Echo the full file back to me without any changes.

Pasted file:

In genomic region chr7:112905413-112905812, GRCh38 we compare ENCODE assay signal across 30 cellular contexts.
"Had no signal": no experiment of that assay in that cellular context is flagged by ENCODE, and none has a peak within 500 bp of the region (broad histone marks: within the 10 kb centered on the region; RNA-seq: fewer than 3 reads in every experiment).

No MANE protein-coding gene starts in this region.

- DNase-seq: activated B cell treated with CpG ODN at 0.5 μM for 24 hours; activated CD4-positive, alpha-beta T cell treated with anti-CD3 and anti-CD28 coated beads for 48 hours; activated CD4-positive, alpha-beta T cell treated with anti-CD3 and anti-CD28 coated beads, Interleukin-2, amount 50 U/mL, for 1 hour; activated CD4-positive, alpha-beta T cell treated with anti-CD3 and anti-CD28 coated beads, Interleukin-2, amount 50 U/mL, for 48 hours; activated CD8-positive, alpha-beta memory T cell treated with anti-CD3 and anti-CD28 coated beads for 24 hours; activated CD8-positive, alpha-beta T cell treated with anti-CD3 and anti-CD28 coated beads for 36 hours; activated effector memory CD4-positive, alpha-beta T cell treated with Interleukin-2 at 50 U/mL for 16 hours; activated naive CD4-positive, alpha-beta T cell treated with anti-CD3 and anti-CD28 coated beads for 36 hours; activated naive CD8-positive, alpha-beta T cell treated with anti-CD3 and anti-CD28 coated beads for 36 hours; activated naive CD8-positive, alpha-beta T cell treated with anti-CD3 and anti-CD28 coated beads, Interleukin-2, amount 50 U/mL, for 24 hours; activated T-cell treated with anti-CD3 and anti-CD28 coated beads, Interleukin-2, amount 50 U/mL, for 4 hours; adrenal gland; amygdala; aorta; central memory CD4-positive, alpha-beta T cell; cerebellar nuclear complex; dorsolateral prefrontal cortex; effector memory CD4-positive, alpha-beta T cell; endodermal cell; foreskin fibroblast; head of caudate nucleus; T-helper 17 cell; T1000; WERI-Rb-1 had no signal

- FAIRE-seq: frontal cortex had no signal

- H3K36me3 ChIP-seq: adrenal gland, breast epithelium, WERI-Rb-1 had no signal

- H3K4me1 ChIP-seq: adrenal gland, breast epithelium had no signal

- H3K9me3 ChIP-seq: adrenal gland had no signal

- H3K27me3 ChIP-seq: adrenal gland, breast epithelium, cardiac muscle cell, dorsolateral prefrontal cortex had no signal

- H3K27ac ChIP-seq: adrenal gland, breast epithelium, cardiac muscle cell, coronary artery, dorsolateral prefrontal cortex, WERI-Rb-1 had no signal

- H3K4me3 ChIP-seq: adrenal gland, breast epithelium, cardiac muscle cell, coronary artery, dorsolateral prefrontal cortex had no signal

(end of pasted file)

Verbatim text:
In genomic region chr7:112905413-112905812, GRCh38 we compare ENCODE assay signal across 30 cellular contexts.
"Had no signal": no experiment of that assay in that cellular context is flagged by ENCODE, and none has a peak within 500 bp of the region (broad histone marks: within the 10 kb centered on the region; RNA-seq: fewer than 3 reads in every experiment).

No MANE protein-coding gene starts in this region.

- DNase-seq: activated B cell treated with CpG ODN at 0.5 μM for 24 hours; activated CD4-positive, alpha-beta T cell treated with anti-CD3 and anti-CD28 coated beads for 48 hours; activated CD4-positive, alpha-beta T cell treated with anti-CD3 and anti-CD28 coated beads, Interleukin-2, amount 50 U/mL, for 1 hour; activated CD4-positive, alpha-beta T cell treated with anti-CD3 and anti-CD28 coated beads, Interleukin-2, amount 50 U/mL, for 48 hours; activated CD8-positive, alpha-beta memory T cell treated with anti-CD3 and anti-CD28 coated beads for 24 hours; activated CD8-positive, alpha-beta T cell treated with anti-CD3 and anti-CD28 coated beads for 36 hours; activated effector memory CD4-positive, alpha-beta T cell treated with Interleukin-2 at 50 U/mL for 16 hours; activated naive CD4-positive, alpha-beta T cell treated with anti-CD3 and anti-CD28 coated beads for 36 hours; activated naive CD8-positive, alpha-beta T cell treated with anti-CD3 and anti-CD28 coated beads for 36 hours; activated naive CD8-positive, alpha-beta T cell treated with anti-CD3 and anti-CD28 coated beads, Interleukin-2, amount 50 U/mL, for 24 hours; activated T-cell treated with anti-CD3 and anti-CD28 coated beads, Interleukin-2, amount 50 U/mL, for 4 hours; adrenal gland; amygdala; aorta; central memory CD4-positive, alpha-beta T cell; cerebellar nuclear complex; dorsolateral prefrontal cortex; effector memory CD4-positive, alpha-beta T cell; endodermal cell; foreskin fibroblast; head of caudate nucleus; T-helper 17 cell; T1000; WERI-Rb-1 had no signal

- FAIRE-seq: frontal cortex had no signal

- H3K36me3 ChIP-seq: adrenal gland, breast epithelium, WERI-Rb-1 had no signal

- H3K4me1 ChIP-seq: adrenal gland, breast epithelium had no signal

- H3K9me3 ChIP-seq: adrenal gland had no signal

- H3K27me3 ChIP-seq: adrenal gland, breast epithelium, cardiac muscle cell, dorsolateral prefrontal cortex had no signal

- H3K27ac ChIP-seq: adrenal gland, breast epithelium, cardiac muscle cell, coronary artery, dorsolateral prefrontal cortex, WERI-Rb-1 had no signal

- H3K4me3 ChIP-seq: adrenal gland, breast epithelium, cardiac muscle cell, coronary artery, dorsolateral prefrontal cortex had no signal